Interpol on Friday announced in a press release that at the request of the Ukrainian authorities, they are ready to send in the team in the next two days, a news agency reported.

The Kuala Lumpur-bound Malaysia Airlines MH17 jetliner crashed Thursday in Ukraine near the Russian border, with all the 298 passengers and crew members on board reportedly killed. It was believed to have been shot down. The flight had taken off from Amsterdam's Schiphol airport.

According to Malaysia Airlines, the identified passengers comprise 189 Dutch, 44 Malaysians (including 15 crew members), 27 Australians, 12 Indonesians, nine British, five Belgians, four Germans, three Filipinos, one Canadian, and one New Zealander.

The nationalities of three other passengers are yet to be verified. Interpol will send an Incident Response Team (IRT) including Disaster Victim Identification (DVI) experts and a representative of the International Commission on Missing Persons (ICMP) to provide assistance on site.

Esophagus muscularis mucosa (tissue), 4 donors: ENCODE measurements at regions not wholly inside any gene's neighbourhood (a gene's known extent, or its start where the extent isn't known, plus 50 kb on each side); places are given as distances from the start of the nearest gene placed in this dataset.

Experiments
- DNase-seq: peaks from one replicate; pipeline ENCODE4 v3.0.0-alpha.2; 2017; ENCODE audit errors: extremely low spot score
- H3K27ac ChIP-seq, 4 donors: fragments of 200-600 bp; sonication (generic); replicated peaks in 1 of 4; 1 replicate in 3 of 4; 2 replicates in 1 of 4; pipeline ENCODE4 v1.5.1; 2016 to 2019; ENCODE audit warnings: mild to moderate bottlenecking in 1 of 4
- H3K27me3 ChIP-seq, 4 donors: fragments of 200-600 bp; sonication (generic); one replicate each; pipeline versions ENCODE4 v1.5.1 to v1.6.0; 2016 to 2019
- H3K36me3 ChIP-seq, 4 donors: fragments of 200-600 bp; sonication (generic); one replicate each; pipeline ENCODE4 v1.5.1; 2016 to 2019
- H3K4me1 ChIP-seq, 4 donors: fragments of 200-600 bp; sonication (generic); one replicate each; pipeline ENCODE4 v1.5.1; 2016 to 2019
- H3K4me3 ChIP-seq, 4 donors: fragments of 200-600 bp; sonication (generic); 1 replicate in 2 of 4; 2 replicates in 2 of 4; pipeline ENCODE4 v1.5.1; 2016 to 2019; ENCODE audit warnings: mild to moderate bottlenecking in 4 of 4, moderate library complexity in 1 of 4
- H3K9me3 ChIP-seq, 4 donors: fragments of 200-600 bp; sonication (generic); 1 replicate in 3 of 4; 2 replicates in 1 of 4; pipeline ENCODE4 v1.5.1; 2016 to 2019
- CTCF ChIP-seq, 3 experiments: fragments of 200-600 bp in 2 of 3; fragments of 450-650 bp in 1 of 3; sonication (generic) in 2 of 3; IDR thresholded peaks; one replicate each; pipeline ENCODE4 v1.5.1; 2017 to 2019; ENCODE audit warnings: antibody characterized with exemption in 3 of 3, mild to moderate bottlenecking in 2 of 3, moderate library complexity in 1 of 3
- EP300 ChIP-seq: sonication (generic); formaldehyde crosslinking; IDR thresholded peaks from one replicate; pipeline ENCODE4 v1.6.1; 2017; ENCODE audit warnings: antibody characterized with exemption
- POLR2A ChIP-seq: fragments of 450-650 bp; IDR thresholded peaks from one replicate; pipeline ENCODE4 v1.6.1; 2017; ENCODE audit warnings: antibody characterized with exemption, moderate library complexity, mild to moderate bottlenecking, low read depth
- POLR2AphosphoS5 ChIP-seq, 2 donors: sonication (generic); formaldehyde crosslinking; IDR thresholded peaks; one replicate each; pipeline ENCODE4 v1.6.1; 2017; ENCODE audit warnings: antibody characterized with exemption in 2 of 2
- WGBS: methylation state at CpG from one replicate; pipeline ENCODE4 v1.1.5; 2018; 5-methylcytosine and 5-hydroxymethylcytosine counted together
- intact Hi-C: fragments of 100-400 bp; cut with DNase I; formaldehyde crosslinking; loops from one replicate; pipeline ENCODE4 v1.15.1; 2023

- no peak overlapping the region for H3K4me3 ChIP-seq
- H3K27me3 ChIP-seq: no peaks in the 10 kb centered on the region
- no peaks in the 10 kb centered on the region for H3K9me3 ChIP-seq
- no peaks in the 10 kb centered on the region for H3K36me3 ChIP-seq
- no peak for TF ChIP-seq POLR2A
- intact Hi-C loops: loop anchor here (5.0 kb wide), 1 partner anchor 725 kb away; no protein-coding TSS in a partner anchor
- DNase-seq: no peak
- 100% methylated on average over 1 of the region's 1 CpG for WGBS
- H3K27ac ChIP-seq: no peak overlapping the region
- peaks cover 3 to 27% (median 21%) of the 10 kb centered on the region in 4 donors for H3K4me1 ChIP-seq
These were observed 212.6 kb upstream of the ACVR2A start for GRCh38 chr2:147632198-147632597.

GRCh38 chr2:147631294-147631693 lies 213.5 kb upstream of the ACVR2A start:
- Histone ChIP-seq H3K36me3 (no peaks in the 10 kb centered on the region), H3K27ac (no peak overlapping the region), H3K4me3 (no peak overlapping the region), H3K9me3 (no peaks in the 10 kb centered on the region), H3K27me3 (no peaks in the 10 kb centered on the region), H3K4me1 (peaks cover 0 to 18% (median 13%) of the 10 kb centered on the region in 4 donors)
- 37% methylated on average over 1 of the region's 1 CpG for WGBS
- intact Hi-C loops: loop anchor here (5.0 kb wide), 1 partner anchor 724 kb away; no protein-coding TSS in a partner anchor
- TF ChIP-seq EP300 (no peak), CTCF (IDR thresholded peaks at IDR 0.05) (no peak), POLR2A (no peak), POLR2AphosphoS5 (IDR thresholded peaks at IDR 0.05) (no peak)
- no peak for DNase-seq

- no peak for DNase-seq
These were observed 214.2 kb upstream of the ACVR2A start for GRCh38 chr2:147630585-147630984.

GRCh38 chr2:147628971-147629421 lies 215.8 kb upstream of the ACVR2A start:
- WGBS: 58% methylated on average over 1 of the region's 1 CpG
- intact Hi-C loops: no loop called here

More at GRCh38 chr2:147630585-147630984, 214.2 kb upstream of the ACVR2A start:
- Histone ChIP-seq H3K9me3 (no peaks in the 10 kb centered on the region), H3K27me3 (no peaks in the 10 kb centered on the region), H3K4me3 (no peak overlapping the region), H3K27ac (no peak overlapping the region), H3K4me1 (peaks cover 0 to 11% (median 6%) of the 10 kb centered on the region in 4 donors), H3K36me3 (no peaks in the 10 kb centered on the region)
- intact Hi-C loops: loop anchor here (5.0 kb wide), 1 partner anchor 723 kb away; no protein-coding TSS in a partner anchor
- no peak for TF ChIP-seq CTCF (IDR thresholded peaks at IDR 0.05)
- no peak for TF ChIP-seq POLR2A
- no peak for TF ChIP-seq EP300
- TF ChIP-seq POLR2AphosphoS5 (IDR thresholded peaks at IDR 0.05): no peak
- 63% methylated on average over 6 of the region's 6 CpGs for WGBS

According to the statement, with the support of a 24-hour Command Centre and coordination based at the General Secretariat of the organization in Lyon, the team will also evaluate the need to deploy more experts from at least nine countries around the world to assist in the identification of the victims on the ill-fated flight.

"Interpol is uniquely placed to provide this support to each of our involved member countries, and having spoken with Ukraine's Minister of Internal Affairs, Arsen Avakov, I have assured him of our continued assistance for as long as it is required," Interpol chief Ronald K. Noble said.

This is the second major tragedy for Malaysia Airlines this year after flight MH370 with 239 passengers and crew on board went missing on a flight from Kuala Lumpur to Beijing March 8 and remains untraced till date.


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